It's on! It is owwwn, shit is going down, shit is going down! Does this mean the Olympics mean something again? Does Ivan Drago become culturally relevant again? GWS sure hopes so.
So, ok, we get it---this is what happens when the guard changes in Russia: the new leader sits quietly for a minute, shakes some hands, kisses some babies, then bombs a Caucasian breakaway region back into the Stone Age. The Russian people then fall in behind their valiant leader because, as far as GWS can tell, that's just what Russians do: Putin came into office with dismal approval ratings, but after creating a bloody shirt around which people could rally, he led Russia into the disastrous Second Chechen War and was eventually loved by most Russians and referred to as "Daddy." Putin left office with nearly nine in ten Russians approving of his work
CNN quotes Georgian President Mikhail Saakashvili as saying "This is the worst nightmare one can encounter," which might qualify as the understatement of the year. Georgia has called for a total mobilization of its armed forces, about 70,000 pairs of boots all told; Russia, by contrast, fields an ground army of just under 400,000 men, including 35,000 paratroops. Moreover, Russia's air force will dominate the skies over Georgia throughout this conflict, and Russia's massive numerical superiority in armor and artillery will be difficult for the Georgians to resist. Haven't we seen this somewhere before?
From the most recent statements coming out of Moscow, Tblisi, and Tskhinvali, GWS predicts that this will be Chechnya 2.0, and that this time, the Russians will have learned from their mistakes in Grozny. Oh, sure, there'll be plenty of fuck-ups---this is, after all, the only army that gave its soldiers booze during World War II (100 mL of vodka per day per infantryman). The Russian army still depends on 190,000 unomotivated, unprofessional conscripts and is far from a model force. Still, they should crush Georgian resistance using the same tactics Russian armies have employed in aggressive wars for the last 50 years: loose rules of engagement, heavy reliance on artillery and mobile rocket platforms, and a crushing advantage in manpower and materiel.
GWS's take is that the Russians are launching a fairly naked war of aggression. Claims of protecting ethnic Russians ring hollow considering the way Russia has treated the former Soviet republics in the Caucasus. Besides, ethnic nationalism is sooooo 20th century. Russia timed this move to correspond with the opening of the Beijing Games, and given the South Ossetian government's response to the crisis ("Russian tanks? What Russian tanks? Oh those Russian tanks? Those are, um, milk trucks."), Russia is not acting unilaterally.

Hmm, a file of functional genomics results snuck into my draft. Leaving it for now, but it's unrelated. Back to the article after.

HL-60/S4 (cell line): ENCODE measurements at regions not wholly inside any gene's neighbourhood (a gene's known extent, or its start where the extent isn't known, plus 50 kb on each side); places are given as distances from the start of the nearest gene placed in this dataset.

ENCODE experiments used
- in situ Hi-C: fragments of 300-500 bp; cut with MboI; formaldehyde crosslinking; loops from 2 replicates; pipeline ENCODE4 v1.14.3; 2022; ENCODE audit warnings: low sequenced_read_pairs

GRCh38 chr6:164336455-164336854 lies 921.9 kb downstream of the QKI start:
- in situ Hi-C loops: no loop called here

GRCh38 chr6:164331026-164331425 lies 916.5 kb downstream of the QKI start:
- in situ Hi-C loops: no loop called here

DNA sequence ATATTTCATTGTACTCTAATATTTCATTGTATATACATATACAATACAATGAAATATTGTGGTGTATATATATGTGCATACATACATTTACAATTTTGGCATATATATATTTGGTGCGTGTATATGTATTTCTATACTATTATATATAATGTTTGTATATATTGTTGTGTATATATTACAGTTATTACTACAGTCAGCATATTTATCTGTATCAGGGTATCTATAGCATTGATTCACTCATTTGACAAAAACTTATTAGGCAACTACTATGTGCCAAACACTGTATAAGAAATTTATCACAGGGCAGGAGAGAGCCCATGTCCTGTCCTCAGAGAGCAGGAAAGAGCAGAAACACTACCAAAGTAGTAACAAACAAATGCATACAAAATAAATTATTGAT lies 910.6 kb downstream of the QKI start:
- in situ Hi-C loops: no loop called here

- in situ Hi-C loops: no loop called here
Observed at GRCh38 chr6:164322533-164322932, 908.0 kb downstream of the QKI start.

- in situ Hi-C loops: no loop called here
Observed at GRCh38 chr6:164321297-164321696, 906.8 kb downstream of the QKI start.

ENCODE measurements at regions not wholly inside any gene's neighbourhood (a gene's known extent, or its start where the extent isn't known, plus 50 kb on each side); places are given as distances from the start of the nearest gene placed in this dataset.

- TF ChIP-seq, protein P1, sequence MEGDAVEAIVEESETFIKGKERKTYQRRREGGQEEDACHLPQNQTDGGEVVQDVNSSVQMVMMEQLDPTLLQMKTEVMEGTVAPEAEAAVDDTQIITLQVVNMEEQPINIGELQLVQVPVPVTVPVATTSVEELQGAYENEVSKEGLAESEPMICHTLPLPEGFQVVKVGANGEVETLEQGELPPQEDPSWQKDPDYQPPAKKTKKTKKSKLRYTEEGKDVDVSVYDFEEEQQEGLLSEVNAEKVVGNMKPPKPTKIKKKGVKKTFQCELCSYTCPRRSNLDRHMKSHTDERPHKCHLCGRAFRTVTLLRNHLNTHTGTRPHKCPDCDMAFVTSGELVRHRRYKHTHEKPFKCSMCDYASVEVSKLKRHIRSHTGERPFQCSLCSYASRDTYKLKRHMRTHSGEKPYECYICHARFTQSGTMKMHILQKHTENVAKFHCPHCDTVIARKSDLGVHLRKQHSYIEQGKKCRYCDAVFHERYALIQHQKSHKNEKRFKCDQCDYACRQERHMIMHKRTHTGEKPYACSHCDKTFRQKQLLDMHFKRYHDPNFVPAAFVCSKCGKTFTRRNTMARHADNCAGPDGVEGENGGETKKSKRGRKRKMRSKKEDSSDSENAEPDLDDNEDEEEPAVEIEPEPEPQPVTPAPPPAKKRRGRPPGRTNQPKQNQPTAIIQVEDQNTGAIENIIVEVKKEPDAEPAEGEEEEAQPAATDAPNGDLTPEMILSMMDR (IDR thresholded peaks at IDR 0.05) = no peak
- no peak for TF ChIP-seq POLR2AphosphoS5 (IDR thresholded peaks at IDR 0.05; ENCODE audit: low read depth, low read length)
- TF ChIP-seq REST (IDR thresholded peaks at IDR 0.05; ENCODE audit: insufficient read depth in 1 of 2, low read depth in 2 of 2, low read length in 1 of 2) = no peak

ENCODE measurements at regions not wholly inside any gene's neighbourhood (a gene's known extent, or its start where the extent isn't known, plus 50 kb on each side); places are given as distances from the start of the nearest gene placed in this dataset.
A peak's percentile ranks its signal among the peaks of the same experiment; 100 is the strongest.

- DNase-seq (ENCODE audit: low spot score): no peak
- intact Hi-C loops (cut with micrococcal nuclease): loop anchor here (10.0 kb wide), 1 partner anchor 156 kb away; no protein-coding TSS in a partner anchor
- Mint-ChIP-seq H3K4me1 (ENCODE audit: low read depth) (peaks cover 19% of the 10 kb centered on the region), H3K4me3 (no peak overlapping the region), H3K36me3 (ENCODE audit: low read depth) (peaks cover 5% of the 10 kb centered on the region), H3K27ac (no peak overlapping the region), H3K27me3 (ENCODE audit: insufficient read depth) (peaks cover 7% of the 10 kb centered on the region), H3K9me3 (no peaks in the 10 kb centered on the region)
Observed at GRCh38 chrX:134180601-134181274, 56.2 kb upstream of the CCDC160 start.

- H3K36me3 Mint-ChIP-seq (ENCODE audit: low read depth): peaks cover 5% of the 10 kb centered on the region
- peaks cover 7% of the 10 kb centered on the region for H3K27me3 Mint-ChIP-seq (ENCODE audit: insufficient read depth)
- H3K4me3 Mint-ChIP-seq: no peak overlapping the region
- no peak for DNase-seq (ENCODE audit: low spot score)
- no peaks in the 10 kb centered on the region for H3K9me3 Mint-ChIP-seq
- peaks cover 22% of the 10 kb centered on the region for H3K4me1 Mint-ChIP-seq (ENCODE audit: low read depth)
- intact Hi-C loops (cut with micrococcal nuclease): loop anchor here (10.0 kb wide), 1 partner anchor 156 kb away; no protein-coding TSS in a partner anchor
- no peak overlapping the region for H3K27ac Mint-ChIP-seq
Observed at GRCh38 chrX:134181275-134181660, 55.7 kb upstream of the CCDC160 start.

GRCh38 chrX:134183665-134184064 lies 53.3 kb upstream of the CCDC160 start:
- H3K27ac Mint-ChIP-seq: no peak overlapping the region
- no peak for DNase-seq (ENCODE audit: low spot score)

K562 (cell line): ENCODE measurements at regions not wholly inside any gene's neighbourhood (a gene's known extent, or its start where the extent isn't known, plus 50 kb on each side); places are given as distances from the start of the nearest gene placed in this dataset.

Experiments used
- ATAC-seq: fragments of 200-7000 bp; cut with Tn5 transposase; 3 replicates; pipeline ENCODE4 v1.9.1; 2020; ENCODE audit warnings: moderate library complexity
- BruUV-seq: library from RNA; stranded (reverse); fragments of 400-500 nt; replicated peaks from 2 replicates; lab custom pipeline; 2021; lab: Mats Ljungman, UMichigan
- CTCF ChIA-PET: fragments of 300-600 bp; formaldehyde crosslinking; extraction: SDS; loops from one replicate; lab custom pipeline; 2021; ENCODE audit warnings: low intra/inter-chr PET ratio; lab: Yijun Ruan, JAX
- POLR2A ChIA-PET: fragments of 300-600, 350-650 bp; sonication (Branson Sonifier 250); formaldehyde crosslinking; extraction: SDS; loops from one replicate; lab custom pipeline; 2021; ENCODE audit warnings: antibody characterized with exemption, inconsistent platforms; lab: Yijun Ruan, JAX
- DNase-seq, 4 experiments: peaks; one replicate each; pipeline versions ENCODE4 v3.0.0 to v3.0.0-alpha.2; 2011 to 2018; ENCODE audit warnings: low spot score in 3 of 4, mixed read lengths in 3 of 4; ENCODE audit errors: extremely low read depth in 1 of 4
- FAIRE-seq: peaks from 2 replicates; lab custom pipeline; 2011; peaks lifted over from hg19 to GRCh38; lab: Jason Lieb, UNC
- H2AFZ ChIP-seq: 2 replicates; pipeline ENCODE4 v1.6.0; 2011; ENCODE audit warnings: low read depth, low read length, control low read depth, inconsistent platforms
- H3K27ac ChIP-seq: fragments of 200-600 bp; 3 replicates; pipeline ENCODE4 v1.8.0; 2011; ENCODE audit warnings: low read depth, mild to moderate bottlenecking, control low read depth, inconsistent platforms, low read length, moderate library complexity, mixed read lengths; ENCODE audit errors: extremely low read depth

Prime Minister Vladimir Putin took it upon himself (isn't Dmitri Medvedev the Russian president??? Sorry, stupid question) to tell the world that "war has started" in Georgia. No shit! Thanks Vlad, you shifty little ex-KGB bastard. GWS sees a bit of The Wire's Avon Barksdale in Putin---Medvedev might be telling him they can get out of this street game and become legit, become bid'nissmen, quit screwing around with small-time, dangerous little corners of the world like South Ossetia. Vlad takes a drink and tries to hide the contempt in his voice, then makes his priorities clear: "I want my corners."
The big escalation here from the low-level saber-rattling that has defined the South Ossetian problem for the last few years was when Georgian planes bombed a Soviet (oops, sorry, Russian) armored column headed for Tskhnivail and Georgian ground forces fired on Russian attack planes. In what will become, GWS predicts, a running narrative, the South Ossetians claimed that the armored column was, in fact, a humanitarian column. GWS isn't buying it---can someone teach these people to lie plausibly, please? Otherwise, the drama goes right out of this whole thing...
The international response to this crisis is likely to be muted, in part because of the Olympics, in part because Russia's trying to annex a relatively geopolitically meaningless territory, and in part because Russia's ultimate gamble will pay off: while South Ossetia has the potential to turn into another Chechnya, Russia's unlikely to lose this war and even if it does, it will have solidified a de facto sphere of influence approaching its Cold War borders. The Georgians have to think more short-term: dig in, booby-trap everything, and pray you can hold out until after Michael Phelps wins his medals and the world (hopefully) starts paying attention.